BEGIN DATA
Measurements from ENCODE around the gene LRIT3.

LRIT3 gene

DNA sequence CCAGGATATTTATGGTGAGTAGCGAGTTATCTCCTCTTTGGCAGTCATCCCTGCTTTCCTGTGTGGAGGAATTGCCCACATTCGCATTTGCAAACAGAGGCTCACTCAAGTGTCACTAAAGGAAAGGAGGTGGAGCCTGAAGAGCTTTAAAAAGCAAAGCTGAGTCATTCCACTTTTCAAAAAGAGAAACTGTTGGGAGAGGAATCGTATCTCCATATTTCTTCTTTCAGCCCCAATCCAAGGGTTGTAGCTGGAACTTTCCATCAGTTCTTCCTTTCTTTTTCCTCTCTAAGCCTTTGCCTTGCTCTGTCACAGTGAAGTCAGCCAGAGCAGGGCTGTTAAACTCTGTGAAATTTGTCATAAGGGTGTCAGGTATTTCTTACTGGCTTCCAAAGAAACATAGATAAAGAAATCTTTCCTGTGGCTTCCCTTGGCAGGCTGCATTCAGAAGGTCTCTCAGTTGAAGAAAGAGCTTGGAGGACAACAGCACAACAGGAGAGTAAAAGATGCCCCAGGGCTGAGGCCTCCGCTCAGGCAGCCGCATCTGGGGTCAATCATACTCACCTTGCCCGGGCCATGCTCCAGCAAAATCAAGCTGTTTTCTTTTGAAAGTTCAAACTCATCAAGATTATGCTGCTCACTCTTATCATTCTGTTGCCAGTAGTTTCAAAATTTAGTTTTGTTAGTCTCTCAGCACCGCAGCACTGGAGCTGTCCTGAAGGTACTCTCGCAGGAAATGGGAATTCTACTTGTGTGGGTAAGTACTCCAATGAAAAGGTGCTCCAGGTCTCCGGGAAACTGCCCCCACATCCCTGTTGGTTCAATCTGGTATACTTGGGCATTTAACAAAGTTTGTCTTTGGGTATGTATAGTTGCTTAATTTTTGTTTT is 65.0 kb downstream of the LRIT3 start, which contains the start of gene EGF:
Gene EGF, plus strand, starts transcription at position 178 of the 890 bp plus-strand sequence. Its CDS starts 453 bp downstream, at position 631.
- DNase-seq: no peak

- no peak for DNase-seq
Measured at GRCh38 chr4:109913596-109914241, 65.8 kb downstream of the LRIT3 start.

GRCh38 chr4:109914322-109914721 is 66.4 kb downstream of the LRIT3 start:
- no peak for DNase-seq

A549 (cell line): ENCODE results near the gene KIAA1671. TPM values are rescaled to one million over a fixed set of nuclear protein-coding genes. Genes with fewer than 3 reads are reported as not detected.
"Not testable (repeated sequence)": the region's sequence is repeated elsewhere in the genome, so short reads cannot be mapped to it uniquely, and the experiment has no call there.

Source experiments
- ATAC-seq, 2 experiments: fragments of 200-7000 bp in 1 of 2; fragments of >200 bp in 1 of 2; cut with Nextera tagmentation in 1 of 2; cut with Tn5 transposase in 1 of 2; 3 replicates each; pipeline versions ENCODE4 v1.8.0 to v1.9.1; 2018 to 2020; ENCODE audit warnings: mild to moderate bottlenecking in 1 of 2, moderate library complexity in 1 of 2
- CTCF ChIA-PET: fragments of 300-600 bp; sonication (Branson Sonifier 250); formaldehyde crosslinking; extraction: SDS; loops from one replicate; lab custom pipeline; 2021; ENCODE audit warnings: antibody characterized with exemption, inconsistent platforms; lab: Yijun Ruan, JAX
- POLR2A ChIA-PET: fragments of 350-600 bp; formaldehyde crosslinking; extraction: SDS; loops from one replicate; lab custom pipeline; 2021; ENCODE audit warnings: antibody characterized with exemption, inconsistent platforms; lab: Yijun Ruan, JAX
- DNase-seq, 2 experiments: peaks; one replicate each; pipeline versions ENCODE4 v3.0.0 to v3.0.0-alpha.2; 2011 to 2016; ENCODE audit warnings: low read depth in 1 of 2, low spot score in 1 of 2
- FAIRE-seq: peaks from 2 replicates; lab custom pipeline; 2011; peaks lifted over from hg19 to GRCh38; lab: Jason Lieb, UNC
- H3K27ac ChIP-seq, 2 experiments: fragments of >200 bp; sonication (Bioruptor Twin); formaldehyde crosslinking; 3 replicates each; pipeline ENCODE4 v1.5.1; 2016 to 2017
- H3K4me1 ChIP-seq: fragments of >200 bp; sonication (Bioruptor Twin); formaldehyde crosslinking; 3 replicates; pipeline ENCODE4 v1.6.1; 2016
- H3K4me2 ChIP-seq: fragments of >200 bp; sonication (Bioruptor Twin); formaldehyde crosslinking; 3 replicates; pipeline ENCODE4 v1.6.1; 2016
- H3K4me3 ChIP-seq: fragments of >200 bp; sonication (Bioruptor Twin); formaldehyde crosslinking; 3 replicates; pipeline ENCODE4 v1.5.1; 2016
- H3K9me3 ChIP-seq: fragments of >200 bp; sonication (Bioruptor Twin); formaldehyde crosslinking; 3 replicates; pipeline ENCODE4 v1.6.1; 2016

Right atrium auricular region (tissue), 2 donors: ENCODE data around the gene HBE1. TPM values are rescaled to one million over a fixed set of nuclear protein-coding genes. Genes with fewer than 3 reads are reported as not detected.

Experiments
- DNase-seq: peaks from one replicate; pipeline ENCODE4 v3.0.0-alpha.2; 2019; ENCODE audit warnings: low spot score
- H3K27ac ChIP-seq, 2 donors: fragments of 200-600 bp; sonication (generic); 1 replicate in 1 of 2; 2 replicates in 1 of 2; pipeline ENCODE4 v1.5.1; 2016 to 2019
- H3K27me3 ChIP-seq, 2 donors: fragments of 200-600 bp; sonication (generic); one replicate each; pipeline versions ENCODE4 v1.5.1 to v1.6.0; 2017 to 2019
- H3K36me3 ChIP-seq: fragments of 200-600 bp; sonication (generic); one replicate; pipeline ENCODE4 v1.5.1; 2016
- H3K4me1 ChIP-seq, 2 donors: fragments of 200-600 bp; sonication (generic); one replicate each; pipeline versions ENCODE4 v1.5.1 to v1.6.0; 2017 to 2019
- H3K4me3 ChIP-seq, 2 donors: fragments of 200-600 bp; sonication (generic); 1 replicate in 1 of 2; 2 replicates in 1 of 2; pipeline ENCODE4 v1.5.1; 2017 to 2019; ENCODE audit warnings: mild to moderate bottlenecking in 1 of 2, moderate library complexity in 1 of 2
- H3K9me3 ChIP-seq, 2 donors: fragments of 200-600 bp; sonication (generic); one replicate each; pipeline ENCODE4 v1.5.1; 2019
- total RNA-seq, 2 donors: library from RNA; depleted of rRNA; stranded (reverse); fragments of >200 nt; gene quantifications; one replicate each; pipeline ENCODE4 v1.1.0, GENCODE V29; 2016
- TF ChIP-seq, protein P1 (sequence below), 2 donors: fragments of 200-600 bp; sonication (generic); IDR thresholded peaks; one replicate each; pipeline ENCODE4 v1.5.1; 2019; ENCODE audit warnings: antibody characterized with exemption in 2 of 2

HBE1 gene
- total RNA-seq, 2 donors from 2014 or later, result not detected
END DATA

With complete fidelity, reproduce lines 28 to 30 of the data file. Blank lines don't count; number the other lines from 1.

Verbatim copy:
- H3K36me3 ChIP-seq: fragments of 200-600 bp; sonication (generic); one replicate; pipeline ENCODE4 v1.5.1; 2016
- H3K4me1 ChIP-seq, 2 donors: fragments of 200-600 bp; sonication (generic); one replicate each; pipeline versions ENCODE4 v1.5.1 to v1.6.0; 2017 to 2019
- H3K4me3 ChIP-seq, 2 donors: fragments of 200-600 bp; sonication (generic); 1 replicate in 1 of 2; 2 replicates in 1 of 2; pipeline ENCODE4 v1.5.1; 2017 to 2019; ENCODE audit warnings: mild to moderate bottlenecking in 1 of 2, moderate library complexity in 1 of 2